Pants around my ankles, I squatted over the fossilized dinosaur footprint — a goofy grin spreading across my face. It’s one of those memories that I carry like a tattoo. It’s skin etched. Maybe it’s because I’ve told it so many times, each recount darkening the ink at the edges. Or perhaps it’s what it captured. An entire childhood in one simple snapshot.

The image of six-year old me, bare-bottomed in the wide open Oklahoma panhandle, pissing in an Apatosaurus print screams, “Here you go! This was my big, fat exotic childhood.” My dad was a museum man — of the Natural History variety. Half desk job, half field work with a family tagging along for the latter.

We were a breed of our own, my sister and I. Barely batting an eye when dad brought home shrunken heads and Megalodon teeth to discuss at our 6pm sharp family dinners. Fuck bounce houses. We had corn snakes and baby gators in wading pools for our parties. Airport souvenirs? Ha! Blowguns smuggled from the Amazon jungle and clay figurines from the base shops of Machu Picchu seasoned our bookshelves.

We were tethered to my father by bungee cords. Head lamps were adjusted at the entrances of caves. Snorkeling fins were forced over wet heels as we waded in waist deep near the reefs. Mother dutifully stood vigil on the sidelines — never failing to see us off or to listen to our breathless recounts when we emerged on the other side.

We know what we know as kids. My family constellation was drawn in private planetarium shows and the muddy knees of fossil digs. This was my norm. Only now, with certain memories curling up at the edges, do I long to piece together the whole. To see it projected sky high in the darkened dome above my chair.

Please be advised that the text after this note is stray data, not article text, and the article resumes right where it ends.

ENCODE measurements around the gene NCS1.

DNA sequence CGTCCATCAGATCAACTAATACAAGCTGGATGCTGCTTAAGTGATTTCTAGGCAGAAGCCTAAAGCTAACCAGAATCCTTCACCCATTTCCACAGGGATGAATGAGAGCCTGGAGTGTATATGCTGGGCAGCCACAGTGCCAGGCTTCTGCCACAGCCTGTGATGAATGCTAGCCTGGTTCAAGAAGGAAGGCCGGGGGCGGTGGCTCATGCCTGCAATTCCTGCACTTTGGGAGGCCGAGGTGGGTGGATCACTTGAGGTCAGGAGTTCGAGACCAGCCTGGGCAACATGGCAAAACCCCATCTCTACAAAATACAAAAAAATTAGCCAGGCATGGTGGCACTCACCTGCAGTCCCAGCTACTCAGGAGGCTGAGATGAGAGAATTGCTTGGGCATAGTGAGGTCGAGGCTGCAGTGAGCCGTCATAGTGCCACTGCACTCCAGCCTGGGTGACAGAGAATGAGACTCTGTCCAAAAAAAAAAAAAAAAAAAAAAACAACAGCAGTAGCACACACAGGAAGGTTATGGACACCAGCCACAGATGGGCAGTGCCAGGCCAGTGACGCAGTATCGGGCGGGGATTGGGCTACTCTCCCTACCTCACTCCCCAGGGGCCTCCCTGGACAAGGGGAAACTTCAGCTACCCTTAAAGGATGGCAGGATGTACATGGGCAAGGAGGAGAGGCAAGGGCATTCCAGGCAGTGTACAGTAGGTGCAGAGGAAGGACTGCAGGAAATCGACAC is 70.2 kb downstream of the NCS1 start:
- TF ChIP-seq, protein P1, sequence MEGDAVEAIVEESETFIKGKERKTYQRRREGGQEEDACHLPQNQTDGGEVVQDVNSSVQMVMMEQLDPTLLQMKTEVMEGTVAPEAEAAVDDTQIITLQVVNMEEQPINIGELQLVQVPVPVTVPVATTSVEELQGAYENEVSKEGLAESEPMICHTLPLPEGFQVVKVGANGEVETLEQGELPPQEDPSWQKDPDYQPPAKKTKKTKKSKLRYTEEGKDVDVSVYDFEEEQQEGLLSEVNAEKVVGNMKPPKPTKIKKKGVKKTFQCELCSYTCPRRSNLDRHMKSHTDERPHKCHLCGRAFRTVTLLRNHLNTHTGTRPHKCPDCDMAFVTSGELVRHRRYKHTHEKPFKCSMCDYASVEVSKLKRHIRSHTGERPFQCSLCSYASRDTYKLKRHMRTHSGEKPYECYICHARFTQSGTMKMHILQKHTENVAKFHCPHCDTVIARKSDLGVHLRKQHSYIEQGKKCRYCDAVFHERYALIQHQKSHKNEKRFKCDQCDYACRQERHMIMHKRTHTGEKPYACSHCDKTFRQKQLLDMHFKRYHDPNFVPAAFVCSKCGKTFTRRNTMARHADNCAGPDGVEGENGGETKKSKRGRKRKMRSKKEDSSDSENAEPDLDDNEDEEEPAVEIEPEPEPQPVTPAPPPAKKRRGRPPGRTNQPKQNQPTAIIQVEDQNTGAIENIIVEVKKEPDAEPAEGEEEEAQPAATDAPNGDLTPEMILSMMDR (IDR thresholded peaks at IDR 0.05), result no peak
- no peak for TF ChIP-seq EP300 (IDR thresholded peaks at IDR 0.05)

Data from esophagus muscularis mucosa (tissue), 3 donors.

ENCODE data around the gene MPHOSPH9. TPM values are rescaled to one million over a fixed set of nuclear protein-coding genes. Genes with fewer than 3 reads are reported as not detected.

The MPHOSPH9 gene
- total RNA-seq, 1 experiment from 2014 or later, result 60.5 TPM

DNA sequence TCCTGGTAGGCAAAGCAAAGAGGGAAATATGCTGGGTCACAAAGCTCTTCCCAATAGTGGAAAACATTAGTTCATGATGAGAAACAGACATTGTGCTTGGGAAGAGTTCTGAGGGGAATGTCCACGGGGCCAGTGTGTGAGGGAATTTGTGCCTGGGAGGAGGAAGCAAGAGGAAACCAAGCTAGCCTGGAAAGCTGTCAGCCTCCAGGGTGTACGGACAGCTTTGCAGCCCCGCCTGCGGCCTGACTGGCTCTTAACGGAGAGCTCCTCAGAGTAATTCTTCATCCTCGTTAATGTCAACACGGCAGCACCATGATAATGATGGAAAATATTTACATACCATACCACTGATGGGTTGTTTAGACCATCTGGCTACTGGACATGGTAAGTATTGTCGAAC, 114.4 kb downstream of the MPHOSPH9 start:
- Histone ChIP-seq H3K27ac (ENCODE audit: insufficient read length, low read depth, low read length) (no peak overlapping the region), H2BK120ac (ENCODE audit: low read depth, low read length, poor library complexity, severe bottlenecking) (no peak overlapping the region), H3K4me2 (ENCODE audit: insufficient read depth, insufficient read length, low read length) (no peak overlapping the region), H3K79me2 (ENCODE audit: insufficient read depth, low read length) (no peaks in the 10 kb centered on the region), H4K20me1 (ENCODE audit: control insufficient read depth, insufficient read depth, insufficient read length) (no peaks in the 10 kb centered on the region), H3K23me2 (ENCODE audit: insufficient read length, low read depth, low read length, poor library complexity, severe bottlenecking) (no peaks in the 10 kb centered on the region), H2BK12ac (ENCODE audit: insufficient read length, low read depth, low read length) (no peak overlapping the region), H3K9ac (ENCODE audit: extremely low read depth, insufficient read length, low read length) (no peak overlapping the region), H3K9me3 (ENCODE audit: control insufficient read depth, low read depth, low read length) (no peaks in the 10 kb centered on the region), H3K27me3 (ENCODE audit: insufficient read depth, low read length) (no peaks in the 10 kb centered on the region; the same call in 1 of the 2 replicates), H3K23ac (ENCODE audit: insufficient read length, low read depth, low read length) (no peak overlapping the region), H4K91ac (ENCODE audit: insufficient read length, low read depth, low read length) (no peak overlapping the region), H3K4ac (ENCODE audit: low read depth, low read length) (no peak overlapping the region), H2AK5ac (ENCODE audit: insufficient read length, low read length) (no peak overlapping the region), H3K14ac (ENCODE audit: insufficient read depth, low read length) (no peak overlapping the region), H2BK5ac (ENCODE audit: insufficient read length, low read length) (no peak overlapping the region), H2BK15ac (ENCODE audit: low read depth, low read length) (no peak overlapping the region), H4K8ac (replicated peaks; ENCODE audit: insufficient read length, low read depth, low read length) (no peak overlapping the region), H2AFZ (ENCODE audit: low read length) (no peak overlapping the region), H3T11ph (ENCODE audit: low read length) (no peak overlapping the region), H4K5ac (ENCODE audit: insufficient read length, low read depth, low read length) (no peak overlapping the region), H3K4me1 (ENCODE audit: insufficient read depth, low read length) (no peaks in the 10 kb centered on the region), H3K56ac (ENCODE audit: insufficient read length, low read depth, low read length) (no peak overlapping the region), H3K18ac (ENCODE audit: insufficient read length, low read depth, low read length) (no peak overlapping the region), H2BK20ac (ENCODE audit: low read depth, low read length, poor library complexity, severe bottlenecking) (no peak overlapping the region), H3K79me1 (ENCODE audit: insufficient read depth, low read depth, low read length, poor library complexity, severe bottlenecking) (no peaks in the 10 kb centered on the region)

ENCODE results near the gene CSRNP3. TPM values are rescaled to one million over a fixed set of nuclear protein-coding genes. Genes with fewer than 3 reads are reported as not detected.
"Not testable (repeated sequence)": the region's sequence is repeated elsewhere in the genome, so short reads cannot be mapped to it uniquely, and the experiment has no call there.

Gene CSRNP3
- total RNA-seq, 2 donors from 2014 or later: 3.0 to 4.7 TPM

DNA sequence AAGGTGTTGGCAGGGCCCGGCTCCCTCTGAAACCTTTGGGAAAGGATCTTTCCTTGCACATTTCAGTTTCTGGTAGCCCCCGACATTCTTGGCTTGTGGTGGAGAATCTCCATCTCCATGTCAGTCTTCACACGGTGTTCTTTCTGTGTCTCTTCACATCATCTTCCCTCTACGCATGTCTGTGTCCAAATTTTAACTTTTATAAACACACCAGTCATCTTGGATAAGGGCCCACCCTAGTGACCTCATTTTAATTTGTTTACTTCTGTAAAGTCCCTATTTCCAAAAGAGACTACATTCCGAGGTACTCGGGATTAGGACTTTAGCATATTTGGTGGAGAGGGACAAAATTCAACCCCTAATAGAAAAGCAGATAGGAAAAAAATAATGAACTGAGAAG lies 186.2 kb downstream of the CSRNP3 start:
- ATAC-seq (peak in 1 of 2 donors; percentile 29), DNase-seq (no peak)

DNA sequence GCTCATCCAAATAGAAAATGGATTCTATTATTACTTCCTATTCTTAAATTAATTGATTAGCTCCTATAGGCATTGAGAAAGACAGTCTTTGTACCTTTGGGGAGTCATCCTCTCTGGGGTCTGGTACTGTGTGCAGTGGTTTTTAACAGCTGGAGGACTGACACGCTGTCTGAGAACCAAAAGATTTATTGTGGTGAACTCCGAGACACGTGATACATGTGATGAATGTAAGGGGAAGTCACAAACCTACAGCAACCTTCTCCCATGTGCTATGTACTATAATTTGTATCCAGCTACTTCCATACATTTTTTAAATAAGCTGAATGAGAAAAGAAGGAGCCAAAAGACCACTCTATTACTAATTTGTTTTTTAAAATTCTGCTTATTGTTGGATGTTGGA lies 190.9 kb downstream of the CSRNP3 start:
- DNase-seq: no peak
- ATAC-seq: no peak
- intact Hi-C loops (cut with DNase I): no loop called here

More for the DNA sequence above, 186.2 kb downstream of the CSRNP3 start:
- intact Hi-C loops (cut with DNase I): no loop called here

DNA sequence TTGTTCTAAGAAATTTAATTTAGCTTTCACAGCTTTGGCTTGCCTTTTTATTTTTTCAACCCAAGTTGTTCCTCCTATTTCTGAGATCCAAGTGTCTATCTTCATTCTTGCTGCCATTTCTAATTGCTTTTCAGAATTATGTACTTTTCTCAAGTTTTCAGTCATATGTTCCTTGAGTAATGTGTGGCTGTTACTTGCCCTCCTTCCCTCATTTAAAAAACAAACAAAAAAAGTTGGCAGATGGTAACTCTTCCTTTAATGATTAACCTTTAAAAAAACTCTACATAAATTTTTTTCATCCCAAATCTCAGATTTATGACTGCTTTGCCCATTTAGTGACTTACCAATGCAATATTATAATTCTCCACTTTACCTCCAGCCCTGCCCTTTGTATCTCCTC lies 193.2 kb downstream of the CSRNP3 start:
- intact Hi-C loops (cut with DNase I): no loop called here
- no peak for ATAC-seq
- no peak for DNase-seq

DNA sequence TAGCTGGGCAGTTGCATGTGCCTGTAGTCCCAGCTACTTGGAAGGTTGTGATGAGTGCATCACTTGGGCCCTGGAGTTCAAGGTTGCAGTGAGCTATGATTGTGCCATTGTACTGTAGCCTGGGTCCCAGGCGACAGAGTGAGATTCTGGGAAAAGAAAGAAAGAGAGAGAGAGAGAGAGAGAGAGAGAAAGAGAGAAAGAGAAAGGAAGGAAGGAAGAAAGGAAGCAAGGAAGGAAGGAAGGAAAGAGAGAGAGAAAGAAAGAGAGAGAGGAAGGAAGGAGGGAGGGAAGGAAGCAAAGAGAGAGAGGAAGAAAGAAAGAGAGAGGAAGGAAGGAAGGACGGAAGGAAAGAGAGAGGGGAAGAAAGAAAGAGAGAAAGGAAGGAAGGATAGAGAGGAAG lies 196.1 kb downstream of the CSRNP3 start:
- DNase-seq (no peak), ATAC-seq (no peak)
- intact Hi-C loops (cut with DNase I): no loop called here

First, you’ll only see the stars — some twinkling more brightly than others. Then, a shape emerges and you begin to connect the dots. That line that gave us form is my mother — the thread that anchored us to the sky. But to look at the constellation of my youth from any distance undermines the details. So today I zoom in — on the star that’s dusty from the great Black Mesa. Where the corners of Colorado, Oklahoma, and New Mexico meet.

The bit where, upon close enough examination, you see me squatting over a footprint that preceded me by 165 million years. A footprint stamped by a giant — his legs, pillar-like. His neck serpentine. I’m an ant in a canyon.

Dad was mixing business with pleasure. With our pop-up camper back at the park, we’d driven out to the site of the prints, tasked with taking some photos for the exhibit back home. The casts had already been taken — soon to be staged and served up to the oooohs and ahhhhhs of young visitors.

But the photographs weren’t panning out. The dry sediment was camouflaging it’s own Jurassic past. “It’s working!” I screamed, watching the print darken between my skinny legs as the yellow waterfall splashed my ankles. A prehistoric watering hole. “Great. Move out of the shot,” Dad commanded, eager to get some photos before my efforts evaporated. My sister had been keeping time, marking her own turf just a footprint away.

With one eye, we briefly surveyed mother. Forever the conductor of this mad symphony, she was always attuned. Today, she laughed. It was hard not to. This prehistoric pissing contest rivaled all former roadside squats and emergency tree pullovers. This was one for the family scrapbooks.

So what begins as a story about a road trip out West, becomes a story about footprints. The tattered maps and fossil tracks are now boxed neatly in Dad’s garage — a retired past, yellowing. Someday, my father will go out like the Sauropods. With a Big Bang — leaving footprints I can sit in.

And then there will be the smaller, softer tracks in my periphery (the ones my mother’s been leaving) that remind me what I’m anchored to —and why I’m brave enough to walk with dinosaurs.


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